This archiving process again represents a major time commitment for the IT department. However, handing over this responsibility to other users is often not the appropriate solution. Consider using an automation solution and triggering business processes using metadata to identify inactive teams or completed projects without wasting time and effort.
10. Manage external users
If you want to exchange and collaborate with your partners and customers, you do not have to set up new accounts for this purpose, but can invite external users directly into your teams. These are added to the teams quickly and easily with the help of invitations from other users. However, external users are usually not removed after they are no longer supposed to participate in the workspaces.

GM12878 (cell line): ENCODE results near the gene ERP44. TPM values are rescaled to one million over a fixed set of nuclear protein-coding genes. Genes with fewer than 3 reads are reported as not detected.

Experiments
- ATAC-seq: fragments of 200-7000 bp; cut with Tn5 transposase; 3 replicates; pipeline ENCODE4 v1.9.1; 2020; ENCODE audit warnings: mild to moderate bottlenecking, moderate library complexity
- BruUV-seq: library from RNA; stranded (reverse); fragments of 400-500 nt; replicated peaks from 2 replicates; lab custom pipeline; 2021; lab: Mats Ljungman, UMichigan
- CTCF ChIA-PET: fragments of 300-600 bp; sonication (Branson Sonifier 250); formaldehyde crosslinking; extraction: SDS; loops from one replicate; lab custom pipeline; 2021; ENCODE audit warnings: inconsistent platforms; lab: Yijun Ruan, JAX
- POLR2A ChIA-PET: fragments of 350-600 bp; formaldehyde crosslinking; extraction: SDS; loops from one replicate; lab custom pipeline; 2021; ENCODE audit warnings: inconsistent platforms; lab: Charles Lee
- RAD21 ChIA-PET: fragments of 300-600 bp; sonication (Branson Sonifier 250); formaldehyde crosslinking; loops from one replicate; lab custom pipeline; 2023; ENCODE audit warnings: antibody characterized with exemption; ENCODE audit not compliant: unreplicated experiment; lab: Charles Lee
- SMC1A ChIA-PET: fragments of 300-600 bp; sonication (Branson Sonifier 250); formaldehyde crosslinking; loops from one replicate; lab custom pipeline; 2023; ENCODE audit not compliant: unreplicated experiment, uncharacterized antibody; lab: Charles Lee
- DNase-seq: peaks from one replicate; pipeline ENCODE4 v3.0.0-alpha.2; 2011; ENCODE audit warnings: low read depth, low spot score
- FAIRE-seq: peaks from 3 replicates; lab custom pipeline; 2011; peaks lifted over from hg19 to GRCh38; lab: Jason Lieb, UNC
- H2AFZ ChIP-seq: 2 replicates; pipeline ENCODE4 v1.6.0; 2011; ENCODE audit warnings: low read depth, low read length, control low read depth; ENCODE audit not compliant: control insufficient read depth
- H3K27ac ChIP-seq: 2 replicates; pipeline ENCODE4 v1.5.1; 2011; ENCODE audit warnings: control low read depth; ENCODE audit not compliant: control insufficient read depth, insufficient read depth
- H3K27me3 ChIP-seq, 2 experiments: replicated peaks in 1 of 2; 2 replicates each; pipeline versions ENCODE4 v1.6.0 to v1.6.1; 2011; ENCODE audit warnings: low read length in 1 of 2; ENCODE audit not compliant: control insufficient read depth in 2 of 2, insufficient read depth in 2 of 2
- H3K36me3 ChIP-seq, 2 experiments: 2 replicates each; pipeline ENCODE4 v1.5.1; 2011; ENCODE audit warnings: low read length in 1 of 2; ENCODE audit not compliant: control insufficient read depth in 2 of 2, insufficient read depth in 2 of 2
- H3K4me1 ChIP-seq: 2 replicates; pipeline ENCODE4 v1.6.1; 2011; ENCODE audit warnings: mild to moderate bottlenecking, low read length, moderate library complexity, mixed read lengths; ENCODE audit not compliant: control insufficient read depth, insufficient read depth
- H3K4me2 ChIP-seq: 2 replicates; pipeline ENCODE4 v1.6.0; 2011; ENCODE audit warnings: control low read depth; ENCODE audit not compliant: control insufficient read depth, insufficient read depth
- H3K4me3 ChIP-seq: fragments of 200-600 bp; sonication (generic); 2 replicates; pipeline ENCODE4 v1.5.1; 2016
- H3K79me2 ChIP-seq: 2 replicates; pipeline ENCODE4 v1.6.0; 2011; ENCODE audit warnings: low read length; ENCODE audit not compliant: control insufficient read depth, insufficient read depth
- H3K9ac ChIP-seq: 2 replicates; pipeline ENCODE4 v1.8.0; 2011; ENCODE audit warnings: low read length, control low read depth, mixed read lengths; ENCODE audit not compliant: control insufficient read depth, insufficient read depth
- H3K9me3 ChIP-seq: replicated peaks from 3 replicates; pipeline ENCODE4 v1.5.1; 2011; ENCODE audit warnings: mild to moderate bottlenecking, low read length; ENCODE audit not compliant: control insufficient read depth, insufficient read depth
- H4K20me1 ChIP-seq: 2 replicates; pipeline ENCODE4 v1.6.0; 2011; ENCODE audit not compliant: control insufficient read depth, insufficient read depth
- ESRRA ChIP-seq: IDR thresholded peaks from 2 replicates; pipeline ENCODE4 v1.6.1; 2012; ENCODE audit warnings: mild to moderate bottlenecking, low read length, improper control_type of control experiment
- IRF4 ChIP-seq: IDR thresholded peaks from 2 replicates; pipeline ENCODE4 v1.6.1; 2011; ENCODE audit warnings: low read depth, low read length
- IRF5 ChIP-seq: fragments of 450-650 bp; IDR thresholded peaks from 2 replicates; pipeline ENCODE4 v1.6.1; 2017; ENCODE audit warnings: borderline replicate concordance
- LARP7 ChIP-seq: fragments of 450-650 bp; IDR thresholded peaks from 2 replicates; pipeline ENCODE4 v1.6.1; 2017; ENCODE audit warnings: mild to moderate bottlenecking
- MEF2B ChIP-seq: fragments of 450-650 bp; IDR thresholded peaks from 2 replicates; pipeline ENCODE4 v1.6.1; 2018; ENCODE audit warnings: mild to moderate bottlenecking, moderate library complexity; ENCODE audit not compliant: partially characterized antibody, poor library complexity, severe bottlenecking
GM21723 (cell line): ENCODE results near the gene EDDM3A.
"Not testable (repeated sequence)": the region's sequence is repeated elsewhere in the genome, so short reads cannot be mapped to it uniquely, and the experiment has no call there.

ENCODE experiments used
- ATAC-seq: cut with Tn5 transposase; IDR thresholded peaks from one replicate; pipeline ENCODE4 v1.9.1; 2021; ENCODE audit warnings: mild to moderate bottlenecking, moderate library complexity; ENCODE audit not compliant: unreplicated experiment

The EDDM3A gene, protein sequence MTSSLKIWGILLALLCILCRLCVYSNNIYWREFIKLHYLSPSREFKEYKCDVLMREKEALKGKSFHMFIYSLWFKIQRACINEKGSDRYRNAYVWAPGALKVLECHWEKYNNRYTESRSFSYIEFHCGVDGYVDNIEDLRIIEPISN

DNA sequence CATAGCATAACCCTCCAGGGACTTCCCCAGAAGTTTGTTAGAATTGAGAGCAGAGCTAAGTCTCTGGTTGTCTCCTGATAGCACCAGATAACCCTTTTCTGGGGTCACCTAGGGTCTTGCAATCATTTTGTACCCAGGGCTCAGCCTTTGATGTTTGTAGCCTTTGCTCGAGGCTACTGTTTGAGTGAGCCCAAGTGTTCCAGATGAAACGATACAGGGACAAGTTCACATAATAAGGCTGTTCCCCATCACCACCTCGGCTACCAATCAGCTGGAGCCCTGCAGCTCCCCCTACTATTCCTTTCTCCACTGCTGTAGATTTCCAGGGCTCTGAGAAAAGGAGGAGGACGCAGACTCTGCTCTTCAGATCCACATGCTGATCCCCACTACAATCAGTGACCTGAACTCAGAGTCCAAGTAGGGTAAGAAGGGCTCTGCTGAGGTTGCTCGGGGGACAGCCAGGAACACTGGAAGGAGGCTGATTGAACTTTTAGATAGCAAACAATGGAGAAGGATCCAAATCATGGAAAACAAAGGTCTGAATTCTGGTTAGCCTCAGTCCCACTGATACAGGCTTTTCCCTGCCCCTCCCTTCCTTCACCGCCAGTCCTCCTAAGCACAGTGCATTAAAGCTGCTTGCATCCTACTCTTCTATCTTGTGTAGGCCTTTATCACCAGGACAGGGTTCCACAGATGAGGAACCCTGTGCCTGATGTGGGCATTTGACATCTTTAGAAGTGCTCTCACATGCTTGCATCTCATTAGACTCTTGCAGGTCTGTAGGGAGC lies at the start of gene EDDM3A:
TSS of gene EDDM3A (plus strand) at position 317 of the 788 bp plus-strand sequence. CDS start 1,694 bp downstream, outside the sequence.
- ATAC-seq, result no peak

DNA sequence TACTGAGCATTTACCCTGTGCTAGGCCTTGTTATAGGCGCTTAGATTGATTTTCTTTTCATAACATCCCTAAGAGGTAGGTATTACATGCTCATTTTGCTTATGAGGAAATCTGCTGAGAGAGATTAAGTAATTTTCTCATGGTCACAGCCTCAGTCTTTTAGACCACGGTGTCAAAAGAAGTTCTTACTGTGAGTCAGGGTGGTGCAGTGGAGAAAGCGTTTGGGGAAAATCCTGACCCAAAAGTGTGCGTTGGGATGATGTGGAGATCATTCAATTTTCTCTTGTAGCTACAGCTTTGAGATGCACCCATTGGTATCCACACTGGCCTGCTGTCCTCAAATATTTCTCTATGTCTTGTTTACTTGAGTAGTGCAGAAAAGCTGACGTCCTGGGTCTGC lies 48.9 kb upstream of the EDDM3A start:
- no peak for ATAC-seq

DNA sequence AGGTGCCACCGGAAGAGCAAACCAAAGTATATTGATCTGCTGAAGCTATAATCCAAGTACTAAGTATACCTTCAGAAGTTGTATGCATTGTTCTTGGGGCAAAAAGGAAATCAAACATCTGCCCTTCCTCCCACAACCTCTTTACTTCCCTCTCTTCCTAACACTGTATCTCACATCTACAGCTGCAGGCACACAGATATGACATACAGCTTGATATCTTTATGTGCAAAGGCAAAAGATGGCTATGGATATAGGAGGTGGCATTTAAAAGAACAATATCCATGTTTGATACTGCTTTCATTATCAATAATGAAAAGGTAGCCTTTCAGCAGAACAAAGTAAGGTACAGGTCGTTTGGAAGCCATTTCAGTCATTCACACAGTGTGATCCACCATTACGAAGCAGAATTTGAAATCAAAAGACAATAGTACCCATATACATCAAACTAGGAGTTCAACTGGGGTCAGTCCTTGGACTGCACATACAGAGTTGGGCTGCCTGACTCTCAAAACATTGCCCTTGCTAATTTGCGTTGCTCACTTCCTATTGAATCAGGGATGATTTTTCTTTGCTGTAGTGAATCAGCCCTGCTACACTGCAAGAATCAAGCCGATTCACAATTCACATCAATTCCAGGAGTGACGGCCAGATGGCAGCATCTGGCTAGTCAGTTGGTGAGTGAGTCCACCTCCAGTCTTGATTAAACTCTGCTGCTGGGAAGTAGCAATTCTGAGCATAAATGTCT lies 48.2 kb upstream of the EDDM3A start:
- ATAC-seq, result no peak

Often external users are simply neglected after they gain access to the teams and persist, quite often until the end of the lifecycle in the teams. So until they are finally removed, you have access to all the team's stored documents .
This poses a great security risk, especially if the NDA contracts concluded with external users lose their validity and have to be concluded anew. As soon as external users with invalid NDA contracts are within the teams, this can pose an additional threat to the legal foundations.
Using the standard Guest Access feature of Microsoft Teams, no control is offered as to which external users may be invited into the teams. This creates a risk of unwanted users gaining access to Teams and the data it contains.